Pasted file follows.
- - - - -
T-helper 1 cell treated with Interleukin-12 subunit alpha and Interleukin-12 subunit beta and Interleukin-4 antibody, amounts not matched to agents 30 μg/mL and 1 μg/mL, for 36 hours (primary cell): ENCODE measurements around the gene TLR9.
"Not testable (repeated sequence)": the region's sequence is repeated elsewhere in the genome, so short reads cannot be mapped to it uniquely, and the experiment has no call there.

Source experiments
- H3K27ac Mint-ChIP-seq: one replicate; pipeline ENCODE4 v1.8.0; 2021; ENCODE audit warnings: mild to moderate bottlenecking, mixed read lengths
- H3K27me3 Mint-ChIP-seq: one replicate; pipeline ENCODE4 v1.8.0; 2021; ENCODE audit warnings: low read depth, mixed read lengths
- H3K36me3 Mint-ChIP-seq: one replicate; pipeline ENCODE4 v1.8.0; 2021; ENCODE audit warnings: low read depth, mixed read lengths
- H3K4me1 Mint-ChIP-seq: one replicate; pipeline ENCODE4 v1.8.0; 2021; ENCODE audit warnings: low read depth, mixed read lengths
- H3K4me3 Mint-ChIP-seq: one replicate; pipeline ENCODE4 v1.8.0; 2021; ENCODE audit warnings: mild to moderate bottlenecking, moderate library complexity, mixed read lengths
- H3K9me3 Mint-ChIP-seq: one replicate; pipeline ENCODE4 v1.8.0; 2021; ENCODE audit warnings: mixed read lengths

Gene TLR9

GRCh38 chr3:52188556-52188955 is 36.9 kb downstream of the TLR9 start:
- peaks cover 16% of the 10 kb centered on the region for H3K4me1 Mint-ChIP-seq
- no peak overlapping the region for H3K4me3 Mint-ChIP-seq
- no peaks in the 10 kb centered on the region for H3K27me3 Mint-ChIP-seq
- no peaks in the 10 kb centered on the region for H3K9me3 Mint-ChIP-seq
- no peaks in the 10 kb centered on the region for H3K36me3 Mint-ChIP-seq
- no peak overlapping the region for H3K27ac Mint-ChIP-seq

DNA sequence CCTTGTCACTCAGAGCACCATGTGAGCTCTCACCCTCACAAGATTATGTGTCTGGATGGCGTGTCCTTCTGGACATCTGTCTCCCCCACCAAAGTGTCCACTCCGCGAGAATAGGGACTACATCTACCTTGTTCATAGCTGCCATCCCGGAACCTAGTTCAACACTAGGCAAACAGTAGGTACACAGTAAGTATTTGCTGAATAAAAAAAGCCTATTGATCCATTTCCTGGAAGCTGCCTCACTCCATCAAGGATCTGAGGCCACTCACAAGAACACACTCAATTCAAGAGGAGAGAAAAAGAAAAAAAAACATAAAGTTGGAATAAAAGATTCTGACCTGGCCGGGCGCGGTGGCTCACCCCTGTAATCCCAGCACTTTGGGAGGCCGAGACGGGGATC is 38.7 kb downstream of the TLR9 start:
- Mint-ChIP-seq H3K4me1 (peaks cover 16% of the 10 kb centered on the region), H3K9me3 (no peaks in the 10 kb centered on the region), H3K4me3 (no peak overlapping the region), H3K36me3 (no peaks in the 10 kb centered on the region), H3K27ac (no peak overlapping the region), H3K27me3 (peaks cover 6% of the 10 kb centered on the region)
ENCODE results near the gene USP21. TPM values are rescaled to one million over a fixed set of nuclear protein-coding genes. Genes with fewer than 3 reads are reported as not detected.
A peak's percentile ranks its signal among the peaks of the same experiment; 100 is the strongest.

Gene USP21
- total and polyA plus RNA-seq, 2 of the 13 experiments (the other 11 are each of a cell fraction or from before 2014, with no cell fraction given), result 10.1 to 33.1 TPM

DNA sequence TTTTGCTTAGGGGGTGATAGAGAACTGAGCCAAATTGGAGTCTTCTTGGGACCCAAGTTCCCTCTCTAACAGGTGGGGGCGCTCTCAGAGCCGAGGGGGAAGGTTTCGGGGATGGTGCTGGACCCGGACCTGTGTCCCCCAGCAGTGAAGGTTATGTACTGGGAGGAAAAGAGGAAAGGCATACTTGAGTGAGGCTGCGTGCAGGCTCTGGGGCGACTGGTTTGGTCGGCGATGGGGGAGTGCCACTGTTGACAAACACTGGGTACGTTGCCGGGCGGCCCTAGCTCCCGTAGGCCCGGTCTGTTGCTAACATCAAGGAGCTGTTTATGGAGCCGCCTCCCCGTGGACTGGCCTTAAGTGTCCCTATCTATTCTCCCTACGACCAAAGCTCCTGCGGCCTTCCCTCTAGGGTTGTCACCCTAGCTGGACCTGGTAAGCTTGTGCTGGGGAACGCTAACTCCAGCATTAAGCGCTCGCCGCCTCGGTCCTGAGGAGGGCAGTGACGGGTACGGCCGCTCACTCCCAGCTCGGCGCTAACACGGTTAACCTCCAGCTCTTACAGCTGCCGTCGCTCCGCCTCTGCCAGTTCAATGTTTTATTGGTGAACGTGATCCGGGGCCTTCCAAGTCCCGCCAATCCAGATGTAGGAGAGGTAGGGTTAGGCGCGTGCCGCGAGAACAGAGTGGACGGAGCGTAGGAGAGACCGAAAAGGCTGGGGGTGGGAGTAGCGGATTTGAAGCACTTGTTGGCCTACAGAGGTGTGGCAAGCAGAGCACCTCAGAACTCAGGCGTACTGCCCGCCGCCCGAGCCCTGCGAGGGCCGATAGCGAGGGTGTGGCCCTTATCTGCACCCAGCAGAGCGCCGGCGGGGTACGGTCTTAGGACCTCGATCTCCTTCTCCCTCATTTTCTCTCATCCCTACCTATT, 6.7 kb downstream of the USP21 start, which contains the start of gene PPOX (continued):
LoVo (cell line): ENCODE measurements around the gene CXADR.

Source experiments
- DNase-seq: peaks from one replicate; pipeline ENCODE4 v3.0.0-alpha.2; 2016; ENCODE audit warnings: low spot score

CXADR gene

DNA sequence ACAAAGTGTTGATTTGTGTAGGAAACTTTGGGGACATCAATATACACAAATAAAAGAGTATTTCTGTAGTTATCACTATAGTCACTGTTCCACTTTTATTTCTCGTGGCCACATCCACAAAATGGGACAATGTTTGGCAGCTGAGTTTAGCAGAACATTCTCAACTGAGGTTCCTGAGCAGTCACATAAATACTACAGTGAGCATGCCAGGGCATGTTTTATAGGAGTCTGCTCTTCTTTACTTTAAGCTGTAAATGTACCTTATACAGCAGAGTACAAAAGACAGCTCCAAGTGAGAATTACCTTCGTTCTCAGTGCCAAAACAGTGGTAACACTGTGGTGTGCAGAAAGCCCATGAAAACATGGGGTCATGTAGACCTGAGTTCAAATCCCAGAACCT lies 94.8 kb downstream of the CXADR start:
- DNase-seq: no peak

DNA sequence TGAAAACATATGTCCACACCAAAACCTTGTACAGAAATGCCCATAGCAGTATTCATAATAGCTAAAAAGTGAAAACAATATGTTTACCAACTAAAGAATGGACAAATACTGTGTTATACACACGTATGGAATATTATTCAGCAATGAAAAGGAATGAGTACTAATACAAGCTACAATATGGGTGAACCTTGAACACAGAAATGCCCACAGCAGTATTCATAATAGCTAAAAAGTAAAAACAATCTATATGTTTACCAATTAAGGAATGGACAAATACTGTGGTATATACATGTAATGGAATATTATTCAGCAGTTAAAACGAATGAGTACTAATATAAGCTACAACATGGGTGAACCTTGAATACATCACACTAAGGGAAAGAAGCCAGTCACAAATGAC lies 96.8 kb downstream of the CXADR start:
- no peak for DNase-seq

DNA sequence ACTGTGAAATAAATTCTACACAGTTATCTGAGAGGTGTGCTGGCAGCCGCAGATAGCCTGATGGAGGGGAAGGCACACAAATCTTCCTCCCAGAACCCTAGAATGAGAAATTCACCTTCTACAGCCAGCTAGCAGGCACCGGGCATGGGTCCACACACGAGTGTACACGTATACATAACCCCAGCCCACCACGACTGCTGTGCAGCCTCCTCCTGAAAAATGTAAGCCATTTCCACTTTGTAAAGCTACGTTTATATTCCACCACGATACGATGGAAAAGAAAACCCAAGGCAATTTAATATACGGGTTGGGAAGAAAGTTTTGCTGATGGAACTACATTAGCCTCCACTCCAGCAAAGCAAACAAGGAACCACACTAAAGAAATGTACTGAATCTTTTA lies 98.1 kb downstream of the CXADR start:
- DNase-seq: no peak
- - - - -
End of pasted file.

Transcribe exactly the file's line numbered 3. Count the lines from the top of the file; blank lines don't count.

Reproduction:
Source experiments